LIMA – The first stages of building a Marriott hotel in the Peruvian city of Cuzco brought to light the unforeseen archaeological discovery of several ancient Inca walls, the daily El Comercio said on Saturday.
Though ancient chronicles written during the Spanish conquest say that the place where the construction is taking place, near the Plaza de Armas of what was once the capital of the Inca Empire, was an agricultural area, the discovery makes it necessary to reconsider the city map of 15th-century Cuzco.
According to the director of archaeological monitoring for the hotel construction, Irwin Ferrandiz, the structures found are made up of polygonal stones with all the characteristics of an Inca enclosure.
“What is odd is that research shows this sector as being used for agriculture – nonetheless, we see that it was occupied and formed part of the Inca urban layout,” Ferrandiz said in a statement quoted by El Comercio. A few meters (yards) away the top of another wall was found, so new discoveries may be expected as contruction proceeds on the first Marriott hotel in the touristic city of Cuzco.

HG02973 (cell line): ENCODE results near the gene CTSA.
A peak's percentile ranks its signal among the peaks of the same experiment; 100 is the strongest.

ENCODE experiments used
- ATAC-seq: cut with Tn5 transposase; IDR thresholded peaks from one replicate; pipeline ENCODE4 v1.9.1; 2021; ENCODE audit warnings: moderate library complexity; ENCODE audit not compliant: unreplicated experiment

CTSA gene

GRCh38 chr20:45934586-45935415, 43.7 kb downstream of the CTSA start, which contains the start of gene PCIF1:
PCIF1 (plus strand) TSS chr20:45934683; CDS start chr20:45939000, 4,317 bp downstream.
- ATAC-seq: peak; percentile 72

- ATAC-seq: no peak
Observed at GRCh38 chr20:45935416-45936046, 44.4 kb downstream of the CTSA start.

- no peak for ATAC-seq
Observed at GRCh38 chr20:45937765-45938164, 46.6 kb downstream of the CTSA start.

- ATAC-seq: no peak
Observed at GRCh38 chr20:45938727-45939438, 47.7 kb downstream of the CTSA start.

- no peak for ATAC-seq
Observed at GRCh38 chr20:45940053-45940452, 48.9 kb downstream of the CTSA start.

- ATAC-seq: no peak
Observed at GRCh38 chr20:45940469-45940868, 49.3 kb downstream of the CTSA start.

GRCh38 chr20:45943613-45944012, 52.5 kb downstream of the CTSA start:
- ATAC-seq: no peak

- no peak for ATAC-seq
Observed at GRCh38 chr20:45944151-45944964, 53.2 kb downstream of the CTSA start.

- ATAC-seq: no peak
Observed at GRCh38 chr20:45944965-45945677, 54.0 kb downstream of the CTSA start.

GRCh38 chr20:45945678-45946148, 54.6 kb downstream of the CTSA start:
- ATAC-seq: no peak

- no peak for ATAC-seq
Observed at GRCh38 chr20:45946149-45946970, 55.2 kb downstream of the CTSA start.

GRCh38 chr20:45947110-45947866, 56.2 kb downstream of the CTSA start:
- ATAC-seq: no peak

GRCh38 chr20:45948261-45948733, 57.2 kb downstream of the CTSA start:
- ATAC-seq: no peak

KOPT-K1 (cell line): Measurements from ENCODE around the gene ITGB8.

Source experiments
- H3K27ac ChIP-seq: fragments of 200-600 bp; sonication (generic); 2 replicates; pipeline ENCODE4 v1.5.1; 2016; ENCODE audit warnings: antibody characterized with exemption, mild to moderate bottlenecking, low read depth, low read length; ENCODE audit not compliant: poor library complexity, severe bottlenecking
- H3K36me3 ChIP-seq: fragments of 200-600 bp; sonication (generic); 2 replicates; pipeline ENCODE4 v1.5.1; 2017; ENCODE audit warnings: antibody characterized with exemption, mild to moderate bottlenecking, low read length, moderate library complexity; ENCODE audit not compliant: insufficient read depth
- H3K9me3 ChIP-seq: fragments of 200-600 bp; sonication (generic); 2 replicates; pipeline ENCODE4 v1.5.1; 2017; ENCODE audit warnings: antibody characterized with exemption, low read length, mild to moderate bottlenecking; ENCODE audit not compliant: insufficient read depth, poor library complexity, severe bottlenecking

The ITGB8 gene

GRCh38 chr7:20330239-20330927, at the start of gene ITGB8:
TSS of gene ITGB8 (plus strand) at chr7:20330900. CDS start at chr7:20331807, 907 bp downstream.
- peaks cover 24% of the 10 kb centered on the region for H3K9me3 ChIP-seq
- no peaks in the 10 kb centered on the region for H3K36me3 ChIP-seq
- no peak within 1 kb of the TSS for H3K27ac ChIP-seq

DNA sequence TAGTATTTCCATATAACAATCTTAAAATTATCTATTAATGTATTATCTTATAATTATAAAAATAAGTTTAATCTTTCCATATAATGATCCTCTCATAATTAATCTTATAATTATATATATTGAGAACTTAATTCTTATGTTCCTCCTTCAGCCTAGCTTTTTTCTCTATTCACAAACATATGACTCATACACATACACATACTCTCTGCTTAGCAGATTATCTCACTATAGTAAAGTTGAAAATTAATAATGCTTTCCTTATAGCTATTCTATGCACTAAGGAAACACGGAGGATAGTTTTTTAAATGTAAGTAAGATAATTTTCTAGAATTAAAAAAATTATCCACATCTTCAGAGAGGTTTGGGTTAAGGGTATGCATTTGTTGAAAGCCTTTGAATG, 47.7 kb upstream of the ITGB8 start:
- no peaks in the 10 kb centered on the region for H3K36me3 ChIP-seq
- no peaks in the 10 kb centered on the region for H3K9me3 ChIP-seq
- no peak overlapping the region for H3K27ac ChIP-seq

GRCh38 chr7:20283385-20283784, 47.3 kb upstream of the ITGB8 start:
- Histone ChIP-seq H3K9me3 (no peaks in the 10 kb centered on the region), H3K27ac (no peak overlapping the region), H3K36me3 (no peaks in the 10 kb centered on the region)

Together with the two walls were found 25 kilos (55 pounds) of Inca ceramics with polychrome decorations, as well as bone fragments, coal and the remains of Inca flooring.
According to hotel architect Ana Maria Enriquez, the ruins will be recovered and incorporated into the hotel construction, something already considered in the original design, since a similar wall was previously found in the area.
“The three structures will be displayed and will form part of the suites planned for in the design,” Enriquez said.